Data / Storage

How To: Mount an NFS volume in Windows Explorer

By default Windows doesn’t allow you to mount an NFS based volume through explorer on a Windows client. Because a customer of mine was struggling to mount their ANF volume to an NFS client running on a Windows OS via the explorer and via the command prompt

So i wanted to test this on our lab environment on Azure and take you through this step by step.
Assumption is that there is already a Capacity pool (regardless of the tier) and a volume with a name.
For this blog i created “verron01” as volume name and a folder called “volume-verron”
Also you want to make sure that your Windows OS has a client for NFS installed

Step 1 – Mounting your FileSystem

Create a new directory on your Azure instance, in this case via a Linux Server:

sudo mkdir volume-test
Folder/directory has been created

Step 2 – Select the mount target IP address

In this case :

Step 3 – Mount your file system using the command/s below

sudo mount -t nfs -o rw,hard,rsize=1048576,wsize=1048576,vers=3,tcp volume-test

Step 4 – Map Network Drive in Explorer – First attempt

This will not work because we don’t have the right privileges on the volume to execute this.
Let’s go back to the Linux instance and check what the file permissions are on the mounted volume for the volume-test folder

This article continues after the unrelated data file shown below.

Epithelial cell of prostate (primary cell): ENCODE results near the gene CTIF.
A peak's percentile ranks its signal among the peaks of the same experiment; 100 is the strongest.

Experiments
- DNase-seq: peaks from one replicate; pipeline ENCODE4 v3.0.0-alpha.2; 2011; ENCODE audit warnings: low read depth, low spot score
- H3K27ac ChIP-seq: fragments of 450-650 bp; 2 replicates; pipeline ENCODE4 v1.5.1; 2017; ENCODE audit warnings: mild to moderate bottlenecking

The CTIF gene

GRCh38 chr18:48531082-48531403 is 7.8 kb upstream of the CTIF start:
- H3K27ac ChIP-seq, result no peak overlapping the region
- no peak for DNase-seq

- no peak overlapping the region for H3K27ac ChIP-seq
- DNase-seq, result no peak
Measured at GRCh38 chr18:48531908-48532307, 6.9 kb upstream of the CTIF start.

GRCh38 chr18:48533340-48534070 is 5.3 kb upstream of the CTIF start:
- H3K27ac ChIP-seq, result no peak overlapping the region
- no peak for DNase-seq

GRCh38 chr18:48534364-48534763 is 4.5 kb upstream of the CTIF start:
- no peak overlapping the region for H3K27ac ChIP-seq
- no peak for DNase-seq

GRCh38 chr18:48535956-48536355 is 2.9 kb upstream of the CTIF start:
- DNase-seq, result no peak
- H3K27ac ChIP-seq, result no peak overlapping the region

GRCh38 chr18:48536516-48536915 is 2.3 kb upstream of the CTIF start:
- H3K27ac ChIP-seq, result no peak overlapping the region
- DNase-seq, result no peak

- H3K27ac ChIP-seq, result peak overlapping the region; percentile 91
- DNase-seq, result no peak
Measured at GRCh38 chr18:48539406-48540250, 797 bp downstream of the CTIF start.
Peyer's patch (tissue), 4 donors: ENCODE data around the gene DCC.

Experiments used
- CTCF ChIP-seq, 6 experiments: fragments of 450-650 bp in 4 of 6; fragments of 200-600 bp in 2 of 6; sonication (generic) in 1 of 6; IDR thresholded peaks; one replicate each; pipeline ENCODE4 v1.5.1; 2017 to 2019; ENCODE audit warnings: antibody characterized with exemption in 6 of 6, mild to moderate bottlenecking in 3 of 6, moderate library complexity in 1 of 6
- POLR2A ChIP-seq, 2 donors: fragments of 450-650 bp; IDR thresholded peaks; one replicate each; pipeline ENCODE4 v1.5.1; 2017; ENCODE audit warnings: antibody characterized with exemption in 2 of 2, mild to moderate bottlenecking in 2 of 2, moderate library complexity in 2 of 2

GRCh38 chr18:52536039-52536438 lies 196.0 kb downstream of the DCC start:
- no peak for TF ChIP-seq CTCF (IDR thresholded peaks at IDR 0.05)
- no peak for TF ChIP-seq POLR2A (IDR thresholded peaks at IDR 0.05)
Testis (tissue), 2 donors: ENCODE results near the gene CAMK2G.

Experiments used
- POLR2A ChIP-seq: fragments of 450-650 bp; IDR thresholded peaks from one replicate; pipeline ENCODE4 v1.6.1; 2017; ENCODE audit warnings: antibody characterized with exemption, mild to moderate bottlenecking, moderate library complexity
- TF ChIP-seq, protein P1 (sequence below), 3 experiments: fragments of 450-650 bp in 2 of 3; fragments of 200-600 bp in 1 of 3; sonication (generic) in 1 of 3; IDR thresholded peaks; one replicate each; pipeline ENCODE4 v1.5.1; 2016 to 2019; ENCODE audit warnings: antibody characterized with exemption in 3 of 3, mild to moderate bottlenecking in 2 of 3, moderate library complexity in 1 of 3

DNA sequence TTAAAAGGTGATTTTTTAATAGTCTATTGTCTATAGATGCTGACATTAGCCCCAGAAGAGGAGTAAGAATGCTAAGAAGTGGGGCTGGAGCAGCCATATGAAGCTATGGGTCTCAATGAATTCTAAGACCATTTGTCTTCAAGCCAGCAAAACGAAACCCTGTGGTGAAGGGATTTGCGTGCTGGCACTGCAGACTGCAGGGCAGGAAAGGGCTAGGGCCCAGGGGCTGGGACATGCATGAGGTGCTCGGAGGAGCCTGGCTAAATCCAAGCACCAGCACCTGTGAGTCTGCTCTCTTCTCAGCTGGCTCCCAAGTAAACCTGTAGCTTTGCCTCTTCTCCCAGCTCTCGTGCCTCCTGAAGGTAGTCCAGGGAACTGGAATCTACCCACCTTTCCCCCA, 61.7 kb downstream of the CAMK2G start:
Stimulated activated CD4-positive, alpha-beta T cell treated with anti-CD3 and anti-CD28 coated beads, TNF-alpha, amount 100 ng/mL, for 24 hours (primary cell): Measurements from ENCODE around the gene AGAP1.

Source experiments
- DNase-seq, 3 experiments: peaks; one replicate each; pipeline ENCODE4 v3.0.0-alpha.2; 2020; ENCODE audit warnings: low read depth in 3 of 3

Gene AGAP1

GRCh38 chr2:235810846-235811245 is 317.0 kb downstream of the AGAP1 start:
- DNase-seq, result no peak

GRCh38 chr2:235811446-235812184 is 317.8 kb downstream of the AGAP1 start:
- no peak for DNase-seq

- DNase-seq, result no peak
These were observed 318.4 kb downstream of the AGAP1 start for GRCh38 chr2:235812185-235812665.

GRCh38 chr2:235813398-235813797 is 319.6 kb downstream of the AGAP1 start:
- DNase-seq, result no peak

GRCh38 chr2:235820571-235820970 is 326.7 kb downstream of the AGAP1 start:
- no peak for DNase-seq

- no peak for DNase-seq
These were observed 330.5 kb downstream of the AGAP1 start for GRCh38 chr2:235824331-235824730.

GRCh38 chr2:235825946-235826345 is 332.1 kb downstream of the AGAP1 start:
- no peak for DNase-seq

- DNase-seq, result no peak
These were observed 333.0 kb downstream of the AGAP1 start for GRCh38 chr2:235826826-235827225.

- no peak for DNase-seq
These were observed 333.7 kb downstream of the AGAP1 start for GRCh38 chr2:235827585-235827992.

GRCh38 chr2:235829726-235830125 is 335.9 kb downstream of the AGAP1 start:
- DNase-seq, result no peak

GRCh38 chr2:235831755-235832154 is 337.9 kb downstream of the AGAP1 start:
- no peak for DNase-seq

ls -hal

On the folder/directory level you see we have no rights on the “- – -“. This is broken down in User level (directory, read, write, execute), Group level (read,write and execute) and other (no file permissions)

Step 5 – Provide the correct rights on the right level

To change this we need to use the following command on the Linux instance

sudo chmod 777 volume-test

This provides the RWX access to others. Meaning they can mount the volume and have the ability to delete/create files/folders.
If you want a users to be able to only Read and Write you should use chmod 775 command.

Step 6 – Map Network drive via Windows Explorer – Second attempt

As you see this will fail.

Step 7- Mounting the volume to a drive via command line (CMD)

mount \\\volume-test Z:

Now the volume is mounted to the Z: drive and visible in Windows Explorer

Please note that the mounted volume will not appear in explorer if you run it from the command prompt as Administrator


File Permissions in Linux/Unix with Example

Photo by Maksym Kaharlytskyi on Unsplash

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